Folder Structure for J2EE applications

Posted on 2005-03-04
Medium Priority
Last Modified: 2013-12-10
I am new to websphere and I am not very sure about how the ear file is deployed on this server. From what I understand on J2EE, the ear file structure is supposed to be like this:
   -- WAR

My War structure is like this:
       -- other folders like scripts, styles, tiles(i am working on a struts application)
                 -- struts-config.xml
                          --application pacakage
                       --Contains the struts tld.
I have been working on Iplanet app server and in this server it is possible to include the ejb files in the ear file and the stub and skeletal classes are generated on deployment.
However, I am not sure about how the ejb folder structure should be in the ejb jar file in websphere.

what are the various classs files that are supposed to be in this jar(bean, remote,etc) and how does the websphere application server generate the stubs and skeletal classes for the ejb. Does it generate on deployment or we have to generate is before deployment, package the generated class files in a jar file for the ejb.

Basically I would like to know the what the entire folder structure of a EAR file should be and its sub components and their folder structure. How are the ejb's compiled, the entire deployment process. I am totally lost as of now and if any one could help me, I would be grateful to that person.
Thanks in advance.
Question by:SumitSinghRawat
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Expert Comment

ID: 13460804
EAR project:


EJB project:

web project:
  >any files and folders you want
    >any tlds
      >any jars
      >your packages


Accepted Solution

damonf earned 1000 total points
ID: 13460855
I think what you want to do is use the Application Assembly Toolkit (AAT), now known as WAS Assembly Toolkit.  You will assemble and EAR project, an EJB project, and a web project.  The web and EJB projects will be children of the EAR project.  Then you install the EAR on your server using the admin console.  The "wizard" that installs your app has a checkbox "deploy EJBs".  Check that, and it will generate the stubs and ties for you.  I think in the toolkit you can also generate stubs and ties before you build the EAR, in which case you won't need to redeploy when you actually install the EAR.

If you use WSAD, just run "generate deploy and RMIC code" and then build your EAR file.  Then you can just install it on the server.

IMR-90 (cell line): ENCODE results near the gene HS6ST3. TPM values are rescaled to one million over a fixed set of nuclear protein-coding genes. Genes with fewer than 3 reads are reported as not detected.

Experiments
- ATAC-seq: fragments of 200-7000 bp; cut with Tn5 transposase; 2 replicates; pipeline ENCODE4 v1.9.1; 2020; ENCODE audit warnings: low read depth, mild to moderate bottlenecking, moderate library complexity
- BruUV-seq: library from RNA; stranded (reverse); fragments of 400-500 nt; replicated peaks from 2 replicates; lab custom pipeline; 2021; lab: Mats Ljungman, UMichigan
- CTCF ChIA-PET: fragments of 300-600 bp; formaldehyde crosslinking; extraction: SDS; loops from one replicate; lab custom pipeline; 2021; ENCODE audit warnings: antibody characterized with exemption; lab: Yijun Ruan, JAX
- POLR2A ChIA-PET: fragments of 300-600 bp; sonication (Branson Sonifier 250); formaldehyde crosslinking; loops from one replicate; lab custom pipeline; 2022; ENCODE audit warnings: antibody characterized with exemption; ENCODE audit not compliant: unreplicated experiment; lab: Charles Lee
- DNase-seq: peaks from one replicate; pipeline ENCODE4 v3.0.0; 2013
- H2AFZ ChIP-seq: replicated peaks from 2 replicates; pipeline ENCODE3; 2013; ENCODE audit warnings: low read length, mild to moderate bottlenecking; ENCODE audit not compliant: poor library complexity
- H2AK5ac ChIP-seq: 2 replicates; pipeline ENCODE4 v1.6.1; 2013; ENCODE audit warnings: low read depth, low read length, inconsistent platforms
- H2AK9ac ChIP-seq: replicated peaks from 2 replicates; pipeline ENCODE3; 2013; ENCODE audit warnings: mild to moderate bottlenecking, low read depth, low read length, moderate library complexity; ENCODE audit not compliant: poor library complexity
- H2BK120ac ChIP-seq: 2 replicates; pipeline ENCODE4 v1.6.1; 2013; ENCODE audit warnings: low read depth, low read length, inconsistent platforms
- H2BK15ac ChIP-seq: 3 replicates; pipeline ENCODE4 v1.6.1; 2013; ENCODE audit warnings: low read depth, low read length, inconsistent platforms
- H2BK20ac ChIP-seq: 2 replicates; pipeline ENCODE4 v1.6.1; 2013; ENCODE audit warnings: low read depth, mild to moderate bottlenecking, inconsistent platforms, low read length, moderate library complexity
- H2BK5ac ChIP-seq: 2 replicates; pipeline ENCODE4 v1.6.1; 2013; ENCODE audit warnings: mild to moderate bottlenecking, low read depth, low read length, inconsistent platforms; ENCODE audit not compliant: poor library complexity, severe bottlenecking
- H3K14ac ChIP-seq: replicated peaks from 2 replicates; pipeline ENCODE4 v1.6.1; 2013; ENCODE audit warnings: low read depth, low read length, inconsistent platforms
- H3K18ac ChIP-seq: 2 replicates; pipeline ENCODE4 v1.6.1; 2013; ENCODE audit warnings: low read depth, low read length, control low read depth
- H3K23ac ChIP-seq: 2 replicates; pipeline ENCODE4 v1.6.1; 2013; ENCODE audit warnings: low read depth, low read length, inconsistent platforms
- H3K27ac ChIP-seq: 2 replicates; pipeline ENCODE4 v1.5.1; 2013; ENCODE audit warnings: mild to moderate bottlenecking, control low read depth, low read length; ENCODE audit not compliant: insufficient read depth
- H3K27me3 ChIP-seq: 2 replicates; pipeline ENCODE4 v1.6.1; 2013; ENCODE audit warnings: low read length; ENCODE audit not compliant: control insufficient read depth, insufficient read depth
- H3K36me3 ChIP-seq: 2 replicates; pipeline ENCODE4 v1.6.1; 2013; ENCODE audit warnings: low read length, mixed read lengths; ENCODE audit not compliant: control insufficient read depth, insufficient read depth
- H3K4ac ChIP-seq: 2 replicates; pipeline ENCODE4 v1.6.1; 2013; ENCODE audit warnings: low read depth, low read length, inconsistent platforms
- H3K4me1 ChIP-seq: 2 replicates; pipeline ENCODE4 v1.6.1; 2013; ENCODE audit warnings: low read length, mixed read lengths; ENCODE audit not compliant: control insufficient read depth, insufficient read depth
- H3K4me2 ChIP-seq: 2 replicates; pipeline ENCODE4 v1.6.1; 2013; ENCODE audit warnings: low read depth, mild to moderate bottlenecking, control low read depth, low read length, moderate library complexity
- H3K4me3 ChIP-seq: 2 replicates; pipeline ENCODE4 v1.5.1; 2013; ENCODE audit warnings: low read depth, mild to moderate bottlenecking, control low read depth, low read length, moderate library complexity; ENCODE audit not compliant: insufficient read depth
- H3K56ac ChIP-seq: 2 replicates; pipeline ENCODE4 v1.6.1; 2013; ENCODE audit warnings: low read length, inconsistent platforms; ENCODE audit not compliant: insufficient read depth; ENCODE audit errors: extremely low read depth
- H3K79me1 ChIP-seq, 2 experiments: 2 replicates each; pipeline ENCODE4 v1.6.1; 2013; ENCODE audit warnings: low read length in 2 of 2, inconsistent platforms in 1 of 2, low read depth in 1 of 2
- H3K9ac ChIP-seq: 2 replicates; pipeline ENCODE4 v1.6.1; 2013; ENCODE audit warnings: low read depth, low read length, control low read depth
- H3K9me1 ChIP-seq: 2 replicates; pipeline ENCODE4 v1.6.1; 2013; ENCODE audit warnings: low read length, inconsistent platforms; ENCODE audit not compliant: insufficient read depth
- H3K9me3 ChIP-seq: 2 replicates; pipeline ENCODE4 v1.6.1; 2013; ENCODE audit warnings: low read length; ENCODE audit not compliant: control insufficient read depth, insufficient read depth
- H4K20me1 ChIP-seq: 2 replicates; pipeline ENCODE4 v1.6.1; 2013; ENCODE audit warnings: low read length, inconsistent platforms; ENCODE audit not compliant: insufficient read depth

Author Comment

ID: 13461080
Thanks for the folder structure, you are absolutely right on using the AAt but I have a trial version of WAS 5.1 and it does not have the AAT and I have tried getting hold of it but I have not been successful :(. Infact I spent the last 4 days hunting for it but it is not available and I got hold of one from the IBM site but the installer launches and then disappears, it does not proceed further.
Just of confirmation ,my understanding is, build the ear file(I am currently using the jar utility to generate the ear file), with the WAR and EJB jar inside the ear file and the folder structure of the EJB is clear to me (very similar to what it should be for weblogic ), and when I deploy the EAR file, the admin console of the server will generate the stubs and ties for me.
Correct me if I am wrong.
However if I get hold of the AAT then I dont have to do that also, the AAT will generate the stubs and ties for me. To be honest, I dont have any tools with me right now, I am doing this by manually writing and compiling things. The only tool that I have is eclipse, I know it is tough but I have to live and work with this till I get hold of the tools.
Is there any other thing that I need to consider while deploying the EAR file.
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Expert Comment

ID: 13461606
the process you describe sounds right to me.  Good luck.

Expert Comment

ID: 13546509
If you have J2EE sdk 1.3 (WAS 5.1 supports J2EE 1.3), it includes a Application Assembly tool called "deploytool.bat" in bin folder. Its a gui tool, it helps you to create application bundle ranging from JAR, WAR and EAR. I believe it won't create any stub code. I think its the task of application server. Let you create the EAR file and leave the rest to the J2EE app server.

Expert Comment

ID: 21817142
I personally recomment using ANT to create a build script which build your EAR. this way you can have different build scripts which create versions of your JARS, WARs and EAR as required for different scenarios. If you require examples, I will have to create one. Let me know and provide. This is the correct Enterprise way of doing things as it can also be augmented into auto deployment processes common in Enterprise level deployments. Learn to do this properly now, will pay dividends later.

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